Earnings Yield and Evaluating Tobacco Buybacks Funded With Debt
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Using borrowed money to buy back stock is all the rage for tobacco companies nowadays. Like many companies across many sectors, big tobacco is making use of record low interest rates and insatiable demand in the bond markets to issue debt, returning the money to shareholders via buybacks and improving present and future returns.
In addition, for big tobacco buying back stock has the added bonus of offsetting declining earnings due to falling tobacco sales.
But how useful and how effective is this method? I am skeptical of any company that issues debt in order to buy back stock, as most companies tend to pay too much for their shares while buying back.
The effectiveness of buybacks that are funded through debt can be worked out with a comparison between the company's earnings yield and the after-tax cost of its borrowing.
The earnings yield per share is the total of ttm earnings per share and its dividend by the company's share price. This figure shows investors the percentage of each dollar invested in the stock that was earned by the company.
The earnings yield can also be used to determine whether or not the company is over- or undervalued when compared to the prevailing interest rate, or risk free rate such as the 10-year Treasury. If the earnings yield is below the risk free rate, then the stock is overvalued.
So, here are the three different tobacco companies buying back stock with debt and the effectiveness of their buyback programs measured by the earnings yield.
The big daddy
There has been much fuss around Philip Morris' (NYSE: PM) newest, three-year $18 billion buyback plan, but how much did the company's last buyback reward investors and should the company be borrowing to buy back stock again? The figures I use below are for the company's 2011 buyback, which ended during 2012.
Philip Morris' earnings yield is 6.29% and its cost of borrowing is about half that, indicating the the company's buyback will be beneficial for investors.
During the two years when the buyback took place, Philip Morris' earnings expanded from $8.6 billion to $8.8 billion, and the number of shares in issue fell from 1.76 billion to 1.69 billion.
Rising net income and a reduced number of shares in issue pushed Philip Morris' earnings-per-share up 6.6%. However, without the buyback, earnings-per-share would have only grown to $4.99, or 2.8%, which indicates that the buyback more than doubled the company's EPS growth - a good investment and return for investors.
The mid-sized player
Reynolds American (NYSE: RAI) has a $2.5 billion two-and-a-half year buyback program currently in place, funded through debt.
Reynolds is paying slightly more to borrow than Philip Morris, and the company also has a much lower earnings yield. That said, the company's earnings yield is still 1.74% above the rate that it is paying to borrow, indicating that the buyback will be beneficial for investors.
Reynolds' income has been erratic over the past few years but on a CAGR basis, during the last four years the company's income has expanded 10.2%. When the buyback began during 2011 the company had a net income of $1.406 billion; assuming 20% growth for the two-and-a-half year buyback period (to give the low end of the range) the company will be earning $1.686 billion when the buyback ends.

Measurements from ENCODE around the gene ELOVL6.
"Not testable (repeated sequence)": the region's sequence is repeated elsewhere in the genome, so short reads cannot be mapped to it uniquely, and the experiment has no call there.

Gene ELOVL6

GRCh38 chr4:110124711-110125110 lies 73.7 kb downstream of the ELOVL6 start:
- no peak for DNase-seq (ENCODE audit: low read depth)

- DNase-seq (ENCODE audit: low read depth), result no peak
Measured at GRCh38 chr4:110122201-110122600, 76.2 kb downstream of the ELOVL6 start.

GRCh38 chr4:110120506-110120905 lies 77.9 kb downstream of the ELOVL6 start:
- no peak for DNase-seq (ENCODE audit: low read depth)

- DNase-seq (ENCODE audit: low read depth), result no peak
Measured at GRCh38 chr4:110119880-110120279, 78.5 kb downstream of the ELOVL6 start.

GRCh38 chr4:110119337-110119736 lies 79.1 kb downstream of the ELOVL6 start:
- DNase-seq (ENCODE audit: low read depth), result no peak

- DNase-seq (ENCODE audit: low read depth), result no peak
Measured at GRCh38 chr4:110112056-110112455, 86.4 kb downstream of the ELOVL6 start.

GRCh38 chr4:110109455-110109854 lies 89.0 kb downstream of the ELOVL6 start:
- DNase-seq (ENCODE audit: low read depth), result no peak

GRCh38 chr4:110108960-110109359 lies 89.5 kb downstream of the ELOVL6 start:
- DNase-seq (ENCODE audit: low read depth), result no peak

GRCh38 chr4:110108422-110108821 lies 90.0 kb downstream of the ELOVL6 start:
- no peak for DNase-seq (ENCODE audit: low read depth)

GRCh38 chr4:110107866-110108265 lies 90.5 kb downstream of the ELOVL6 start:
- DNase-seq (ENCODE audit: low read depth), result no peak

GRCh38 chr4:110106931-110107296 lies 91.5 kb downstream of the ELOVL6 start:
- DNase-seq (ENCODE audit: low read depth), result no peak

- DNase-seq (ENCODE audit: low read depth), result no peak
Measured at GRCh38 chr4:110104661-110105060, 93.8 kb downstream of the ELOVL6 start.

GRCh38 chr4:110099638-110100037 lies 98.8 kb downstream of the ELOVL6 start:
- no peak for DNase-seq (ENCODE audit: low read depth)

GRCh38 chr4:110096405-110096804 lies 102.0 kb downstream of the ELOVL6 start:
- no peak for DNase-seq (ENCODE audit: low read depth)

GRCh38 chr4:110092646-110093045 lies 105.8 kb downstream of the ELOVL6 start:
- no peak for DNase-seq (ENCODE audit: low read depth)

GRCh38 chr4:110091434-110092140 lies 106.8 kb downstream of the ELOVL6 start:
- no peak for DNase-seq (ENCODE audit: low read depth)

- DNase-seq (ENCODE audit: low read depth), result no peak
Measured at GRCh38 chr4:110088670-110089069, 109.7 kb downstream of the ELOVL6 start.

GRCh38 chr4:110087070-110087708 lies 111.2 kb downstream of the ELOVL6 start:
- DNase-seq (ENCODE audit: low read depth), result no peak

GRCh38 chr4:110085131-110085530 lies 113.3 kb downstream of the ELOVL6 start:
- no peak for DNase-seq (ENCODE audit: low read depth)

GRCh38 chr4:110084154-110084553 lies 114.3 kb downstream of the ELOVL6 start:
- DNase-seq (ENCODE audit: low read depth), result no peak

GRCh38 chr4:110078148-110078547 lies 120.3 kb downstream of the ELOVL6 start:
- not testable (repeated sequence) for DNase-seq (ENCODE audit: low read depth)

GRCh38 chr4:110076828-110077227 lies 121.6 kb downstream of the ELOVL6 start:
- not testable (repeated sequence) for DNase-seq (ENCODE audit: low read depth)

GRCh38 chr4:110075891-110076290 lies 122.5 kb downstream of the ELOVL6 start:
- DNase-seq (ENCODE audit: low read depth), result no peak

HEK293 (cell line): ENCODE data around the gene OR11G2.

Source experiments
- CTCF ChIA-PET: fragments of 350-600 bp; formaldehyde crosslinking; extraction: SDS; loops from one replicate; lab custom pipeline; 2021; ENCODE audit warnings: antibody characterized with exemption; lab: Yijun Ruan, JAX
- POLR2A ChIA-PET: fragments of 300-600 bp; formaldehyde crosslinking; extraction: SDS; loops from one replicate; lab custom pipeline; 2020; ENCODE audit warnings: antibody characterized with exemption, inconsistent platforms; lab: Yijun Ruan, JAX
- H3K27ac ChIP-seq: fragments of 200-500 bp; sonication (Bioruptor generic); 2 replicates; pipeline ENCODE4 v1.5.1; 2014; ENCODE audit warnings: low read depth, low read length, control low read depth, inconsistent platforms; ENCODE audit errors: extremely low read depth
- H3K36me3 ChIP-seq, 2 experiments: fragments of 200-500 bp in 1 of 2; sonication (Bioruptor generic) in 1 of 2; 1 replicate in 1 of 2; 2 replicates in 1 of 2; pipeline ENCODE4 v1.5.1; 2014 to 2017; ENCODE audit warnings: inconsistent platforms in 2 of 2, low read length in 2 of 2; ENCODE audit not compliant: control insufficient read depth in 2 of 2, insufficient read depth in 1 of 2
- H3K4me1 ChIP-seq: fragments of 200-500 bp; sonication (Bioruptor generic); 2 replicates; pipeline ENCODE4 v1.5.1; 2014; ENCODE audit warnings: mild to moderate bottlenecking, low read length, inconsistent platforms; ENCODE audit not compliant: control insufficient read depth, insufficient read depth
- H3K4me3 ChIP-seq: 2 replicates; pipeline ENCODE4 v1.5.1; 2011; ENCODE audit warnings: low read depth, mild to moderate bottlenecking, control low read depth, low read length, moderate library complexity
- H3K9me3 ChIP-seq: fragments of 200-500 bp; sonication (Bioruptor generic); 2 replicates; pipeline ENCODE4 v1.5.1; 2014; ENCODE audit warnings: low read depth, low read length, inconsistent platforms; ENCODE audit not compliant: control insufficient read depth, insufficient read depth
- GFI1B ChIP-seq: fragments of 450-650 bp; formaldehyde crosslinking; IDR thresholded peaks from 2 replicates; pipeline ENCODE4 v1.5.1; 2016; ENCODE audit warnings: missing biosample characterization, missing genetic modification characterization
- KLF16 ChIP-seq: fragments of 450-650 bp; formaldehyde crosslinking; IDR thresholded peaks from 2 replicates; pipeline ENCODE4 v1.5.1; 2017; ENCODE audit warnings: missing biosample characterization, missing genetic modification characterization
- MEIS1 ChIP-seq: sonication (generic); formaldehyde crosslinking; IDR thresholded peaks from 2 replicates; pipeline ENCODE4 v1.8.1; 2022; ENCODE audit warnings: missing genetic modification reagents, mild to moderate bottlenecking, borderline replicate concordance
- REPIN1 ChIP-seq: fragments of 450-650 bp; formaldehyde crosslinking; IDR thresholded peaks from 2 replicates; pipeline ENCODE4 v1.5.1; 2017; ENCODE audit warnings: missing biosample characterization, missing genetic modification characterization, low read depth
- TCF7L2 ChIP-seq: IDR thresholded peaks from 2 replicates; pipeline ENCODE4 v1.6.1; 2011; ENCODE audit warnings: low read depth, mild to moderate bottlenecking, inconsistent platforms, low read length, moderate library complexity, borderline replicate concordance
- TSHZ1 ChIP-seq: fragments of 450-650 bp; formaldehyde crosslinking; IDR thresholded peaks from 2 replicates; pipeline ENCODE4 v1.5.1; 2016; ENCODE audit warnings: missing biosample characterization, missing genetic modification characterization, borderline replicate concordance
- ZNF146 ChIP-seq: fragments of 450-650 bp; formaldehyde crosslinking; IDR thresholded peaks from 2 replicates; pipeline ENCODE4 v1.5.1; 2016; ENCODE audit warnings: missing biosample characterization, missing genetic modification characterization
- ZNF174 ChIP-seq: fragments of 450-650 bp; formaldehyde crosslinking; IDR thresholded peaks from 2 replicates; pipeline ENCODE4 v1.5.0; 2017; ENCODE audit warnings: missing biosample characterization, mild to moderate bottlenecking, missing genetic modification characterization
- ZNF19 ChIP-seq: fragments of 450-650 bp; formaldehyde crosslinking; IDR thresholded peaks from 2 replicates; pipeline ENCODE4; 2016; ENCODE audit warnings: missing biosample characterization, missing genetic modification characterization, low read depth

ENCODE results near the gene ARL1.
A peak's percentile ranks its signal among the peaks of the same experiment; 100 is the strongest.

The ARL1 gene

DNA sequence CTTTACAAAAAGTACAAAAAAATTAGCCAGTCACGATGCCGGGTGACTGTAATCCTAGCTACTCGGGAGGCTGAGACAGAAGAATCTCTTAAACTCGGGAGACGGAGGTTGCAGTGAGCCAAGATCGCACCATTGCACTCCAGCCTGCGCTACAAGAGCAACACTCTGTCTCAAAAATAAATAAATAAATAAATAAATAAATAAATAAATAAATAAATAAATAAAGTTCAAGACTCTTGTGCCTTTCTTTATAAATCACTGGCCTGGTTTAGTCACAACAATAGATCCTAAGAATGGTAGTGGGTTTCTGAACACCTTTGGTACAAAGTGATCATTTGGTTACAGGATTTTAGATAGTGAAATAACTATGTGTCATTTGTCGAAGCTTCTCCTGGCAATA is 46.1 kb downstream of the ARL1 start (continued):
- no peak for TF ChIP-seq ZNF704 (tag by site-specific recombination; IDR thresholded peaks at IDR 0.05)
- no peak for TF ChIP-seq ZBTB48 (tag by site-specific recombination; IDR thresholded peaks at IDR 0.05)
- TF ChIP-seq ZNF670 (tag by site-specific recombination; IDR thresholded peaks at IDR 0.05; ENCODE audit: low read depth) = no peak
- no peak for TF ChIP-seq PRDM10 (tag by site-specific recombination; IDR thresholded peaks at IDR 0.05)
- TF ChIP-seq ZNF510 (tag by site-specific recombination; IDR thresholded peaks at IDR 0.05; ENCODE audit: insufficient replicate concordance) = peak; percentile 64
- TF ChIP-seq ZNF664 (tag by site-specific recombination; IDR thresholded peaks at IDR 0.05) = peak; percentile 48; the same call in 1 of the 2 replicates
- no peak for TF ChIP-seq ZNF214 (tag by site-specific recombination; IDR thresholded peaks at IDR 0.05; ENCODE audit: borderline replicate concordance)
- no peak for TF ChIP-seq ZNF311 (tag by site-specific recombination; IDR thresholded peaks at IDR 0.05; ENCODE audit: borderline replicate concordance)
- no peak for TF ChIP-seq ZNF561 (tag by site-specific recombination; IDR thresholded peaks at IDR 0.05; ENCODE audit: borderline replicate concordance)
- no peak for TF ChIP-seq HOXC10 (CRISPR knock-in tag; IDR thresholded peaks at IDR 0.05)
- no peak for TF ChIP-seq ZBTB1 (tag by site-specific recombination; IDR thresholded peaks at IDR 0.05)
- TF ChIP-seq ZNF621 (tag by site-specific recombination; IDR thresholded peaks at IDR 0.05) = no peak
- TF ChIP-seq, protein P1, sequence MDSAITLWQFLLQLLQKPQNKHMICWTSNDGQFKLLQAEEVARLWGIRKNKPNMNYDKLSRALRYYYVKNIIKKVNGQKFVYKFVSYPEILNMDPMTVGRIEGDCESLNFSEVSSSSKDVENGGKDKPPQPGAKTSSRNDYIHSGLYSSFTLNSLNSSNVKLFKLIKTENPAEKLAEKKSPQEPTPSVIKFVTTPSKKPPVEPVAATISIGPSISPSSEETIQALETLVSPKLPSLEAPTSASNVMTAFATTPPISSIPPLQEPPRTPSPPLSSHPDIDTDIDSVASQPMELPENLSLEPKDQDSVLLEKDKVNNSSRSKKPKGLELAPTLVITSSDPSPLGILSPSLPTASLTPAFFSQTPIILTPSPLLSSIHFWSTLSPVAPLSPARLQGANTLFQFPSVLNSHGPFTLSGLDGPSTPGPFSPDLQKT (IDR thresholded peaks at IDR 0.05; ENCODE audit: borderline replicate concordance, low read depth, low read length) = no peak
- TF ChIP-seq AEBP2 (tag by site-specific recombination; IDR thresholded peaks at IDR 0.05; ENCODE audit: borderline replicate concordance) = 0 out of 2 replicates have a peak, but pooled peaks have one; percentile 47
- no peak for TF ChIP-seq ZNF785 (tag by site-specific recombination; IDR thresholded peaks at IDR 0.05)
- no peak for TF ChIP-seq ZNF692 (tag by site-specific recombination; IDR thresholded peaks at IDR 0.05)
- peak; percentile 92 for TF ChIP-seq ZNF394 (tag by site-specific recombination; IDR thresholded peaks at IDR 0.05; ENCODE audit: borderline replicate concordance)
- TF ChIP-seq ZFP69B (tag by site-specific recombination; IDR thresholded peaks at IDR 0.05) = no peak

Using the above methodology, Reynolds will earn $1.65 billion in 2014 when the buyback ends in mid-2014 (started Nov 2011), or $3.11 per share - a gain of 29.6%; but without the buyback the company would only earn $2.84 per share - a gain of 18% from current levels.
The little guy
Lastly, let's take a look at Lorillard (NYSE: LO), which is undertaking the smallest buyback in the group but has achieved some of the best returns from these buybacks during the past few years--will this continue?
Lorillard's most recent buyback program is worth $1 billion and was announced on March 8 this year.
Lorillard has issued a tranche of $500 million in debt to fund the first half of its buyback, and I believe that it will issue a further $500 million to finance the second part. Amazingly, Lorillard is only paying an average of 2% to borrow this amount - lower than many governments around the world.
With an earnings yield of just under 5%, and such a low interest rate, Lorillard will achieve a good return for investors.
Lorillard's earrings have remained almost constant for the past few years, and assuming this trend continues, the company will earn $2.87 per share after the completion of its planned buyback.
On completion of its buyback, Lorillard will have bought back 6% of its total number of shares in issue, driving up earnings-per-share by 7% assuming income remains constant, an impressive rate of growth and a good return for investors on the borrowed cash.
Overall, these three tobacco giants are all borrowing to buy back stock, but it would appear that their buybacks are actually achieving good returns for investors -- despite the cost of borrowing.
However, the best buyback plan belongs to Lorillard, which has achieved the highest returns with the smallest amount of cash.
Tobacco companies have been under siege in the U.S. for decades, as waves of litigation, regulation, and anti-smoking campaigns have given the industry a black eye. Yet Philip Morris International focuses on overseas markets, where business prospects generally look brighter. Investors have been happy with its stock's performance, but is Philip Morris still a buy? Find out in The Motley Fool's premium research report on the company, which includes in-depth analysis of its opportunities and challenges ahead. To claim your report just click here now.
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